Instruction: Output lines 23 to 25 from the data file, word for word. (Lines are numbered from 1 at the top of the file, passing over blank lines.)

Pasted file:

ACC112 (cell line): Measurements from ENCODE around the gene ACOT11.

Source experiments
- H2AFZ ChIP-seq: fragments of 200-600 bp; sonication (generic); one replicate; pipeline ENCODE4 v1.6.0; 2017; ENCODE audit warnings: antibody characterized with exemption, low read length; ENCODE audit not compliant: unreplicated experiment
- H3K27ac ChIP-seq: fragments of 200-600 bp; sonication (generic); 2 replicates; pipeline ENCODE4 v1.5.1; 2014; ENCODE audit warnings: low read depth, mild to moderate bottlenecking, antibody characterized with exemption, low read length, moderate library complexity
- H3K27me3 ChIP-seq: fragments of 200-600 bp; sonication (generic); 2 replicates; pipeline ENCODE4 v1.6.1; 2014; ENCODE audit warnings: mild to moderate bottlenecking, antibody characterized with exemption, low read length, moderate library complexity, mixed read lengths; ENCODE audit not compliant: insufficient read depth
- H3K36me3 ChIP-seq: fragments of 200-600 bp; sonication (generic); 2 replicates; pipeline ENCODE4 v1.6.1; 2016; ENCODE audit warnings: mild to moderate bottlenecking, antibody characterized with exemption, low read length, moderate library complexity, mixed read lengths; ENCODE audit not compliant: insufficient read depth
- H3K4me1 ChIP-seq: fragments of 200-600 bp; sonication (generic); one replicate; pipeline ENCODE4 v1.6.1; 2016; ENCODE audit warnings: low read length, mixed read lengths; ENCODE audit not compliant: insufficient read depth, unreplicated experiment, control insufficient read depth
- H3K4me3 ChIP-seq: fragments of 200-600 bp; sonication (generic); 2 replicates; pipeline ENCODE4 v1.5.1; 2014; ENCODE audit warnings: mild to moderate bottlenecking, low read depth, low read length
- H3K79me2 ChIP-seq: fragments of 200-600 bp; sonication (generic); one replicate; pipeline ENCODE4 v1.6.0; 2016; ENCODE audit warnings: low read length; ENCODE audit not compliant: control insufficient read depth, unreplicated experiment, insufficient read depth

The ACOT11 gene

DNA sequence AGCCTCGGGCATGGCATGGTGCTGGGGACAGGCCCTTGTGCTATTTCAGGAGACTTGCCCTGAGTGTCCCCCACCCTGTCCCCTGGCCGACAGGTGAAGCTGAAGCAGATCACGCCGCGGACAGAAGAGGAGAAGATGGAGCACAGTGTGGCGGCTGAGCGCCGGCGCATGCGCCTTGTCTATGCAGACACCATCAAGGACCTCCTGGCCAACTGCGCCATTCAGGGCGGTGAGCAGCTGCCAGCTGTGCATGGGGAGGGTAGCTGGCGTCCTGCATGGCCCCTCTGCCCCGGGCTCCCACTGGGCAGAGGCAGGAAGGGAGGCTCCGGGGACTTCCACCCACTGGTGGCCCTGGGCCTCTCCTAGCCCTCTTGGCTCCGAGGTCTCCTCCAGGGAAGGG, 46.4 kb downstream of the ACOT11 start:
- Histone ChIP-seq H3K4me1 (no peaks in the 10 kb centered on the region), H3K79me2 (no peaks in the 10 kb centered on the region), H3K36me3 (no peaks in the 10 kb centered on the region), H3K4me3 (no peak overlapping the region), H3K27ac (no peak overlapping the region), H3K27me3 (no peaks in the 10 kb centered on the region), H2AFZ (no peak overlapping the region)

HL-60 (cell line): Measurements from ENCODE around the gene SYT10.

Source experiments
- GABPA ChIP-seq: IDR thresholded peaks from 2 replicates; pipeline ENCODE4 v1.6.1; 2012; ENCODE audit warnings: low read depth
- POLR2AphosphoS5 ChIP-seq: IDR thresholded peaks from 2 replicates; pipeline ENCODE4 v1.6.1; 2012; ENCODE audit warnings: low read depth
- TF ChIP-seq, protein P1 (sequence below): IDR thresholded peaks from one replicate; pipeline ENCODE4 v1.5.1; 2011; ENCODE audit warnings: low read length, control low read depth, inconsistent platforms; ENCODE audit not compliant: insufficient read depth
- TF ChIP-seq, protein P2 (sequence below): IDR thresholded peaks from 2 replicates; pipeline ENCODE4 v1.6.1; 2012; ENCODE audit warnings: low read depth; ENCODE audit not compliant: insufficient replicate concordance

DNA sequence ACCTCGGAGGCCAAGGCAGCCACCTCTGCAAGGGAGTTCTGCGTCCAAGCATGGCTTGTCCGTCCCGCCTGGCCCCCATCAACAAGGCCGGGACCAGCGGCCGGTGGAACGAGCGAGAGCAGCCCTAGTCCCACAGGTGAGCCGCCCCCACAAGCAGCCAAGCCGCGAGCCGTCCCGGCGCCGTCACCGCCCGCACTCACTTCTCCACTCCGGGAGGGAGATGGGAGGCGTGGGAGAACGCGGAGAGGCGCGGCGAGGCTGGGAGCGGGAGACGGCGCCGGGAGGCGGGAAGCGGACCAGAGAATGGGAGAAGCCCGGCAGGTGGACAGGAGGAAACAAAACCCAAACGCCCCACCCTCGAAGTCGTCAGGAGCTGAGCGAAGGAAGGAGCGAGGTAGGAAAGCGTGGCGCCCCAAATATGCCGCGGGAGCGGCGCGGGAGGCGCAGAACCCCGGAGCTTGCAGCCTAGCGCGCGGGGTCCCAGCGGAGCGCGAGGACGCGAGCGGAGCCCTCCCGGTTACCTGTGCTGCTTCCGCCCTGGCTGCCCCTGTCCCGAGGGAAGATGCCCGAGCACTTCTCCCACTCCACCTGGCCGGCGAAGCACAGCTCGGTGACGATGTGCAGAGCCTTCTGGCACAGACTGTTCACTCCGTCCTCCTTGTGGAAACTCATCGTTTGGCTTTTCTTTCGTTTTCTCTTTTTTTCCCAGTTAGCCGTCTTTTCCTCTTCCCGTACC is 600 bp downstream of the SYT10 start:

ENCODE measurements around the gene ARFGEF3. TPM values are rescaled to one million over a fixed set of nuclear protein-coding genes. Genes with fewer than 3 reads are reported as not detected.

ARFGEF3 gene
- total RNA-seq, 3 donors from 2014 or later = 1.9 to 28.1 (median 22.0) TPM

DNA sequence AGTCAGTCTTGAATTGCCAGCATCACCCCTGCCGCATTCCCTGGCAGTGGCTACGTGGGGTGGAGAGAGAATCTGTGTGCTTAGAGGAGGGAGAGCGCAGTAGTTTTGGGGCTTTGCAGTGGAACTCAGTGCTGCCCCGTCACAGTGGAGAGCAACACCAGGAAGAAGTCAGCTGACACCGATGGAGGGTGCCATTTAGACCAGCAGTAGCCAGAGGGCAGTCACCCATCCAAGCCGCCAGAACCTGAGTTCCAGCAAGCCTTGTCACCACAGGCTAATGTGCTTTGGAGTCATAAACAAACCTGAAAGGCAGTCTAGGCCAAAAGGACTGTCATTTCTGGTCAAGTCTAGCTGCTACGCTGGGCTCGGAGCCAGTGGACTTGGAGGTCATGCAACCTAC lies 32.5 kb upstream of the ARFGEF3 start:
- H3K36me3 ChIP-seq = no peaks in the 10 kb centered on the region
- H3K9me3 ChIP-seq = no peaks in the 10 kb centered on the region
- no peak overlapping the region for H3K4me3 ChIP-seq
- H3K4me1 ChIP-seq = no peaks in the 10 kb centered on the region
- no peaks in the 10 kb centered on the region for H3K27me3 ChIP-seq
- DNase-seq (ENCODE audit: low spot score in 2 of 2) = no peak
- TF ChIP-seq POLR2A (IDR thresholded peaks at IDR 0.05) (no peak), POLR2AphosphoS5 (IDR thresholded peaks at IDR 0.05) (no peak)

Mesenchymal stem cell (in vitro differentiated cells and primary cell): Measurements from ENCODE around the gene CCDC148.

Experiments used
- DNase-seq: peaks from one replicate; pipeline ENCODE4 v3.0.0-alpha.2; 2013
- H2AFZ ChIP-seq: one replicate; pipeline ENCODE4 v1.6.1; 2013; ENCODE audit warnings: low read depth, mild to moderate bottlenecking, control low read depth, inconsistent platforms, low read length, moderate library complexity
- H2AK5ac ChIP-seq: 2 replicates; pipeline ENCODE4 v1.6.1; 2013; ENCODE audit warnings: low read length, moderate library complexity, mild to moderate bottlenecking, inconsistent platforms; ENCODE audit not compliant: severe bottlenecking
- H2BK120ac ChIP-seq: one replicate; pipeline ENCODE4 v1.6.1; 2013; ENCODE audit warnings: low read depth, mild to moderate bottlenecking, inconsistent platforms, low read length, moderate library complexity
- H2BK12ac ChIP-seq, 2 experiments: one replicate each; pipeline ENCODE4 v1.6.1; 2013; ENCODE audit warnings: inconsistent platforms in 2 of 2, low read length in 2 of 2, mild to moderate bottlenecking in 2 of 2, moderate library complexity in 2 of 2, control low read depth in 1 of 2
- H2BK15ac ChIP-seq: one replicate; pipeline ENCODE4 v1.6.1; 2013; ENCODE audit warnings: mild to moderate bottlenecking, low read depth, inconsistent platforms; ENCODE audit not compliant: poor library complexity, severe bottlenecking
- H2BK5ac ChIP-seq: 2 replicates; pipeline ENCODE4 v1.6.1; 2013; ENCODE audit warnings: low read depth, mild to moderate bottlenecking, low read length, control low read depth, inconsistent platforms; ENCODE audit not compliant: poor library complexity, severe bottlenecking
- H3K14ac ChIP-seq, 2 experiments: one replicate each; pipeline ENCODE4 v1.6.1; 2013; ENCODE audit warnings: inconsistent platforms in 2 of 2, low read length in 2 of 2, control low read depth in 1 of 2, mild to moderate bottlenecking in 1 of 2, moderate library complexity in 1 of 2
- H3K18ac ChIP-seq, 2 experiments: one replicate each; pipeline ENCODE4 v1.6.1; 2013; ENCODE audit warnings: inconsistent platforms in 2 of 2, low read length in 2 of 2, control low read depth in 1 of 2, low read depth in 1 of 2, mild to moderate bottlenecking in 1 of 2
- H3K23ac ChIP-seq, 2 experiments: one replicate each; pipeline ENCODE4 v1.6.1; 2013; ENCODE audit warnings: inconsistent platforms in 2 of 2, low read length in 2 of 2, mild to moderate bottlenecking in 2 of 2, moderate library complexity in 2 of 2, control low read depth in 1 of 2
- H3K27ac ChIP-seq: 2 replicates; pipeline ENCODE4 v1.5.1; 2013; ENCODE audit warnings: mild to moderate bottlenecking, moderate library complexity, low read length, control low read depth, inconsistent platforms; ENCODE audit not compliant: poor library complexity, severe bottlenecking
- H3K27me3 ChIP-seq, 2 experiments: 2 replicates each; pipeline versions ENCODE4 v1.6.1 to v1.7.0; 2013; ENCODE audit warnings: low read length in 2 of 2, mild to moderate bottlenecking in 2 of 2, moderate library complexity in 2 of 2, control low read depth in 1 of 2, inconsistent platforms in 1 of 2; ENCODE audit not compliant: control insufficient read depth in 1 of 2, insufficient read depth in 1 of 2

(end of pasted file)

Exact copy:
DNA sequence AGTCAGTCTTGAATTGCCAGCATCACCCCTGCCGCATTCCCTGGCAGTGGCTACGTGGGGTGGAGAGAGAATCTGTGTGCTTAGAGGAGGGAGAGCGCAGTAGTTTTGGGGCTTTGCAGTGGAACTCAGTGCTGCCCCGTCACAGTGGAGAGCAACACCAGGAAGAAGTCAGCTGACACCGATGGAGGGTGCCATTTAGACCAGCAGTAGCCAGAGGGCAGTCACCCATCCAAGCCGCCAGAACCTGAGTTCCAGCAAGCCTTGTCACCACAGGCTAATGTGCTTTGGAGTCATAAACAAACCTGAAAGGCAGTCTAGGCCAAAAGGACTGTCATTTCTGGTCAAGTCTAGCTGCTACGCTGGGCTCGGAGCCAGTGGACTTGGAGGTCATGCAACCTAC lies 32.5 kb upstream of the ARFGEF3 start:
- H3K36me3 ChIP-seq = no peaks in the 10 kb centered on the region
- H3K9me3 ChIP-seq = no peaks in the 10 kb centered on the region